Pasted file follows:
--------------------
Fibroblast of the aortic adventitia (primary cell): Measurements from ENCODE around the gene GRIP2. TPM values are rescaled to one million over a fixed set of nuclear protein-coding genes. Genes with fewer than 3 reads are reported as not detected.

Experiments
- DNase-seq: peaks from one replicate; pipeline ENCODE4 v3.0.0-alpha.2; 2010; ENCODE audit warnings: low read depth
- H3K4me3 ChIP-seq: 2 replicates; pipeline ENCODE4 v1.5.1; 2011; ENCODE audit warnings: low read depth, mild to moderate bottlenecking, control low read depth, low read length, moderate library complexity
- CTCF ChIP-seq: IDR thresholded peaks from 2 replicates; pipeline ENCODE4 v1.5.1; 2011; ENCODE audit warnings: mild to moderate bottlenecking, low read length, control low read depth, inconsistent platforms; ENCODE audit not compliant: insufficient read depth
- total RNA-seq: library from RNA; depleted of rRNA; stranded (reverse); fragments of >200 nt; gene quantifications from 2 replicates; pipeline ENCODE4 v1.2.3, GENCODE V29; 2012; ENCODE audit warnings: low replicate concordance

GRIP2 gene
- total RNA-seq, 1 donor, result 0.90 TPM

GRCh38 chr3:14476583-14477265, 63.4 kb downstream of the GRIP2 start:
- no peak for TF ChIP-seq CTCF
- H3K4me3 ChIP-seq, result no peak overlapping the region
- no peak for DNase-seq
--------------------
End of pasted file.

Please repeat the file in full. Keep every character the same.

Fibroblast of the aortic adventitia (primary cell): Measurements from ENCODE around the gene GRIP2. TPM values are rescaled to one million over a fixed set of nuclear protein-coding genes. Genes with fewer than 3 reads are reported as not detected.

Experiments
- DNase-seq: peaks from one replicate; pipeline ENCODE4 v3.0.0-alpha.2; 2010; ENCODE audit warnings: low read depth
- H3K4me3 ChIP-seq: 2 replicates; pipeline ENCODE4 v1.5.1; 2011; ENCODE audit warnings: low read depth, mild to moderate bottlenecking, control low read depth, low read length, moderate library complexity
- CTCF ChIP-seq: IDR thresholded peaks from 2 replicates; pipeline ENCODE4 v1.5.1; 2011; ENCODE audit warnings: mild to moderate bottlenecking, low read length, control low read depth, inconsistent platforms; ENCODE audit not compliant: insufficient read depth
- total RNA-seq: library from RNA; depleted of rRNA; stranded (reverse); fragments of >200 nt; gene quantifications from 2 replicates; pipeline ENCODE4 v1.2.3, GENCODE V29; 2012; ENCODE audit warnings: low replicate concordance

GRIP2 gene
- total RNA-seq, 1 donor, result 0.90 TPM

GRCh38 chr3:14476583-14477265, 63.4 kb downstream of the GRIP2 start:
- no peak for TF ChIP-seq CTCF
- H3K4me3 ChIP-seq, result no peak overlapping the region
- no peak for DNase-seq